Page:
Overcoming Fear to Support Others

  • Alumni
Overcoming Fear to Support Others
Writing about her COVID-19 experiences in a journal is helping this MSW alumna through the crisis.

MSW alumna of the USC Suzanne Dworak-Peck School of Social Work, Megan Ford (name has been changed to protect anonymity), works the graveyard shift at a Los Angeles County hospital, five days a week. She has been a medical social worker for 17 years, and under more stress in the last six weeks than over her entire career.

“I’ve been through SARS, I’ve been through H1N1. I’ve worked in trauma centers, ICUs, all kinds of high stress areas,” Ford said. “And nothing even compares to the way things are now.”

What makes things so stressful for Ford is that she goes to work in fear every day of potentially contracting COVID-19, and bringing it home to her family, because she is not properly protected. She has a daughter who is asthmatic, and this is constantly on her mind.

It is no secret that there is a shortage of PPE: masks, gloves, gowns, everything health care workers need to safely do their jobs. In the past, there was a very strict protocol for how PPE was used and disposed of in hospitals to ensure whatever infection a patient had was not spread outside of the room where they were being treated. Now, Ford said, she has been instructed to use the same mask all day, while attending to multiple patients.

“I don’t blame the hospital,” Ford said. “I don’t blame my employer. I believe they’re doing the best they can because this is a nationwide problem. It’s not unique to my hospital, it’s not unique to Los Angeles, or to California. This is going on everywhere.”

Learning something new every day

Work flows and protocols are changing daily. Social workers have been instructed to prepare for end-of-life consultation with families on a massive scale. With a surge of COVID-19 cases expected in Los Angeles, a surge of deaths is expected as well.

“It’s almost like having to learn a new job every couple of days,” Ford said.

One evening at the start of her shift, Ford learned there was a new protocol for working with individuals experiencing homelessness who are suspected of having coronavirus. But no one else— doctors, nurses or managers―was aware of it in the ER. No one else had received this information.

So much uncertainty exists, and part of her job, and her natural inclination, is to support those around her. Ford assured her co-workers it would be another new thing they would figure out, one step at a time.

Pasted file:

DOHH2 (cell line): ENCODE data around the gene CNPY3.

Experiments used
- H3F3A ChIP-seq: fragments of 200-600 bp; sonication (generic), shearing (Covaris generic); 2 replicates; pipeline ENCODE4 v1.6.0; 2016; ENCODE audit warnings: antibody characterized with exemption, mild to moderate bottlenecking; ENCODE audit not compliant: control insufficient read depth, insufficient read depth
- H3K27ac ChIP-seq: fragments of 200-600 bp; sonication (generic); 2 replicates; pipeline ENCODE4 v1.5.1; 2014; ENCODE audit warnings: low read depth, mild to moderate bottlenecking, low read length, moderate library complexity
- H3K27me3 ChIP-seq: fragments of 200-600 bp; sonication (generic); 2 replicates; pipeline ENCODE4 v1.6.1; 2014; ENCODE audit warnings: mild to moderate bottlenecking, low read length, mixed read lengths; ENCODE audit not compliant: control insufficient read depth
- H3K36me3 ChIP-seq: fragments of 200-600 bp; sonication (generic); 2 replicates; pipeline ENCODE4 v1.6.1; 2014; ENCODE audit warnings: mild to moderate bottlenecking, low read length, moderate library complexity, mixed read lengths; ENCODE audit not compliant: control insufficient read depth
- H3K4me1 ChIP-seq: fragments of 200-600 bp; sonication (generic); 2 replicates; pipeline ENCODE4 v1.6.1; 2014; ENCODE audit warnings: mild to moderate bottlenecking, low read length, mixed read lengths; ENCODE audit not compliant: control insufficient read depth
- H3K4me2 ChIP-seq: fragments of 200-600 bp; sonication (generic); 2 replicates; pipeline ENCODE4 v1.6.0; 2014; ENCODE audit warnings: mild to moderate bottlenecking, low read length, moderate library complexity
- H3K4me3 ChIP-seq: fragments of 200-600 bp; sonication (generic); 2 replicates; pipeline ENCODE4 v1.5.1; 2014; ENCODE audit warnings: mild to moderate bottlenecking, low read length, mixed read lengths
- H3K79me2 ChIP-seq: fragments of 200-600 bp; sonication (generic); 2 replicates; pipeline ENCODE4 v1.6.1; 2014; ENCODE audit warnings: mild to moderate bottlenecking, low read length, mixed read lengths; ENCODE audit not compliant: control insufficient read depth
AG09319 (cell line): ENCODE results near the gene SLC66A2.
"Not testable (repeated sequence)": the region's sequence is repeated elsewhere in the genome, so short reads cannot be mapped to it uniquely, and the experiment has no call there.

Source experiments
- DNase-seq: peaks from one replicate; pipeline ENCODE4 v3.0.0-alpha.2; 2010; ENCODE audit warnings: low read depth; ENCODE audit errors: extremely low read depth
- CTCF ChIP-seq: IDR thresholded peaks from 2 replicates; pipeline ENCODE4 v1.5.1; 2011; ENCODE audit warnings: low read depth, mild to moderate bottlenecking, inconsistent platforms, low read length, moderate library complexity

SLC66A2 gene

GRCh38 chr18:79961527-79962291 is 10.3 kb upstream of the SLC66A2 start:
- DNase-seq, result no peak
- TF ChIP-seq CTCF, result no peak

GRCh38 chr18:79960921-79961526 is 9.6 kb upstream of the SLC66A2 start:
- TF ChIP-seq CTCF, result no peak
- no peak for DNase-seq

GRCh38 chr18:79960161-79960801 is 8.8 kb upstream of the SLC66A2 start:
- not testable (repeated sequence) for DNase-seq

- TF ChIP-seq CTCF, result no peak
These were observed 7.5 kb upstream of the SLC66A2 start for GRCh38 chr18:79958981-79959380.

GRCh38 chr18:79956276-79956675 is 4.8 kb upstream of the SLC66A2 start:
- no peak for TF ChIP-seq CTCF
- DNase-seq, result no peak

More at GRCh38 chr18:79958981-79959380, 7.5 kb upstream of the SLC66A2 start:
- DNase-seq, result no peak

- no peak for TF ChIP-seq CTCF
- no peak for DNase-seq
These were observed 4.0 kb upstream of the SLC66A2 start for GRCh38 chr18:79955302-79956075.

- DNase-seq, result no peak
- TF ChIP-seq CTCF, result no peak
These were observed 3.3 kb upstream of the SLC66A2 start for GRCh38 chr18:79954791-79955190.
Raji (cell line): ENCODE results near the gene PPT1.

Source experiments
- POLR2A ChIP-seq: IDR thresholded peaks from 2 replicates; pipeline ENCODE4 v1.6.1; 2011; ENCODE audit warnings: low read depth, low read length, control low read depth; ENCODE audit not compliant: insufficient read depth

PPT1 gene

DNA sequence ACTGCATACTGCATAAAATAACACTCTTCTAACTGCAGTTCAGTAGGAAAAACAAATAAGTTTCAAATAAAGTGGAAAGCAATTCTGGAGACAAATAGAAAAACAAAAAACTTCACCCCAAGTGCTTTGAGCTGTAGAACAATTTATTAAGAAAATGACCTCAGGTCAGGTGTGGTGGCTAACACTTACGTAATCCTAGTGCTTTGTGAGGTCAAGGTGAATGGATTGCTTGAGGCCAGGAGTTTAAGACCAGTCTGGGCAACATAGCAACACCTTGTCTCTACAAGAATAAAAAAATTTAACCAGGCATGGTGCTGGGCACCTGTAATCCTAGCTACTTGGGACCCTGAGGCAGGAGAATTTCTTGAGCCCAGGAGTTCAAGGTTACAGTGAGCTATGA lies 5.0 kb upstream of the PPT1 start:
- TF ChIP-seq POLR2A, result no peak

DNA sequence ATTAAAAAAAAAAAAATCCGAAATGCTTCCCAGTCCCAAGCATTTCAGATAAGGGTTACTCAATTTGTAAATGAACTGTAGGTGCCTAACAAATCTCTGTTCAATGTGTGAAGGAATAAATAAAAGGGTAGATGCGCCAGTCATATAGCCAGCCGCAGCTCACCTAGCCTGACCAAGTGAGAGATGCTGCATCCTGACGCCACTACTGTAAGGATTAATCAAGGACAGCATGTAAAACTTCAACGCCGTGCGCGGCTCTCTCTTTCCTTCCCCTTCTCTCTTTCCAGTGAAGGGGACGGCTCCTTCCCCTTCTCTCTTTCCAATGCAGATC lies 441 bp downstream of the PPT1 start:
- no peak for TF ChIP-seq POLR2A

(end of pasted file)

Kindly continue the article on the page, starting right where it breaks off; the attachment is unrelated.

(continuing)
“The nurses are the brave ones because they spend the most time in the rooms, absolutely,” Ford said. “And we're there too. We're supporting the staff, trying to be support systems for them, and the patients, and the families of the patients that are at home and can't be there."

Ford makes a point to stay up-to-date, every day, on all new community resources available and changes in care. People are coming into the emergency room anxious and depressed, and they need current information. There are new shelters to help those experiencing homelessness get off the streets, help for people who have lost their jobs and food banks.

The emotional toll

According to Ford, the number of patients coming in COVID-positive to her hospital’s ER has not been overwhelming, and the numbers balance out because far fewer people are coming into the ER for other medical reasons. However, more individuals have found the pandemic to be an emotional trigger.

“I’m seeing an increase in patients who are relapsing because of this,” she said. “They are having difficulty coping with all the uncertainty, and the fear. They’ve lost their jobs and now there’s financial stress. So they’re turning to what they know, and that could be alcohol or other drugs that are exacerbating the depression.”

It has become important for her to monitor hospital staff too. “I check in to see how everybody is doing, what kind of day they’re having, how they’re feeling, how they’re coping, how they’re handling the anxiety,” Ford said. “I’m just trying to be there for them.”

Her own self-care includes spending time with her kids and trying to be present with them. She also started journaling. Besides knowing it is a therapeutic exercise, she also thought it would be a good way of recording her experiences during this time that her children might want to better understand at some point.

Ford limits the amount of news she watches. “I’m living this, I don’t need to see it,” she said. “Inevitably I’m going to get angry when I hear the President, and the lies, because I am experiencing something completely different than what he is saying and it is infuriating.”

“And I do a lot of deep breathing,” she said. “A lot.”

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